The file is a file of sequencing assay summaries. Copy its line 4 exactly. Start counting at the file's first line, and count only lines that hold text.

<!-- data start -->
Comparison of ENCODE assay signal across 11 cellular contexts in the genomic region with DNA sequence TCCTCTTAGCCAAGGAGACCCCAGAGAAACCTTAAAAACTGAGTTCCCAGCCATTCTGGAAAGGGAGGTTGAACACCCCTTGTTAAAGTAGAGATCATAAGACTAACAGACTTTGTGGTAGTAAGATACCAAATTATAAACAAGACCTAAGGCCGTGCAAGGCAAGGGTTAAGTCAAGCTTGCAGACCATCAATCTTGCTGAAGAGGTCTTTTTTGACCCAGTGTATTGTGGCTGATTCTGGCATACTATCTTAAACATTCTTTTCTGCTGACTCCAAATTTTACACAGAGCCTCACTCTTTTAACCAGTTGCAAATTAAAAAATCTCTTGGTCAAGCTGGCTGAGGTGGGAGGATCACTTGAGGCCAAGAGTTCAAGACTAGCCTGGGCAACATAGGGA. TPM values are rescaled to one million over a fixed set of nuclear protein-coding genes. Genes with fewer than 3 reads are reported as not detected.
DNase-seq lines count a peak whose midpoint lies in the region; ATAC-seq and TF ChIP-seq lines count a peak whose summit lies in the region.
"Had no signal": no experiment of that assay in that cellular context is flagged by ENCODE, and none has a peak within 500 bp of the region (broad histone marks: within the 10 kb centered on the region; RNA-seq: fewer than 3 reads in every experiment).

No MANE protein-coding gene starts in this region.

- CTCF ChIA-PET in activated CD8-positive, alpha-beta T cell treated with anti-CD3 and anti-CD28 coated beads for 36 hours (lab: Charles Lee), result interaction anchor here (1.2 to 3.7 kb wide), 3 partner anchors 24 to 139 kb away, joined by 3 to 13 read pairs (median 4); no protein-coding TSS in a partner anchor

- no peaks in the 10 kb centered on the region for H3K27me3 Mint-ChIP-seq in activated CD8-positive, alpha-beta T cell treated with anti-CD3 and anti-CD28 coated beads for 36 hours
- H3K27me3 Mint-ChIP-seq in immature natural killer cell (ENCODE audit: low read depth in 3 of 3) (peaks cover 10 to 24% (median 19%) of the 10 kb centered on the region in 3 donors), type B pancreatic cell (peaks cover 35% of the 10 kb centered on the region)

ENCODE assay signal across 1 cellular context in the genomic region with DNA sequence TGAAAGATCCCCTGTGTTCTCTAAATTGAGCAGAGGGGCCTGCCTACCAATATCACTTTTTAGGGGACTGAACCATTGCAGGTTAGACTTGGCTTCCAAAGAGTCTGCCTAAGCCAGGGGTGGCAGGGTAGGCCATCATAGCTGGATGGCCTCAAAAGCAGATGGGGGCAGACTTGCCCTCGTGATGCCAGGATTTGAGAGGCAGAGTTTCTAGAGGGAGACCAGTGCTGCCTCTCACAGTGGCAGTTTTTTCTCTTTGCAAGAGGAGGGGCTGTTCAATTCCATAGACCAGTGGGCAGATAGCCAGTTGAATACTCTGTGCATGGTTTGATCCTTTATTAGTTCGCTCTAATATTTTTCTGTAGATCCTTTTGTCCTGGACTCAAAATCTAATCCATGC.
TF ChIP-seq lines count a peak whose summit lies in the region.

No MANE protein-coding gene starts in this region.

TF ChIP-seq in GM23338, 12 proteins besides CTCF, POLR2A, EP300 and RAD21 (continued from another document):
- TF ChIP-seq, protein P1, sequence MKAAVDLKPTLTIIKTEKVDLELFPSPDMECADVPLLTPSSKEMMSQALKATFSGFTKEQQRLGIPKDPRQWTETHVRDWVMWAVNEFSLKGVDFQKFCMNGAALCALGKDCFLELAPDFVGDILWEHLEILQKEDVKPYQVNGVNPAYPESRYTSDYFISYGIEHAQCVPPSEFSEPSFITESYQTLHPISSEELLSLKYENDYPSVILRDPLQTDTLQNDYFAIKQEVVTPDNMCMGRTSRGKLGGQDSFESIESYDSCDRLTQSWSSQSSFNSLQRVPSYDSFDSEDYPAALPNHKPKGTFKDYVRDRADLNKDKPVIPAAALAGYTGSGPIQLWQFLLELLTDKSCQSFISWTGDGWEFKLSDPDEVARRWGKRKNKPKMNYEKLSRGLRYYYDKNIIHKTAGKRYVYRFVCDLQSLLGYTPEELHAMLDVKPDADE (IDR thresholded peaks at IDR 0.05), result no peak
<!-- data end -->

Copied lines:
No MANE protein-coding gene starts in this region.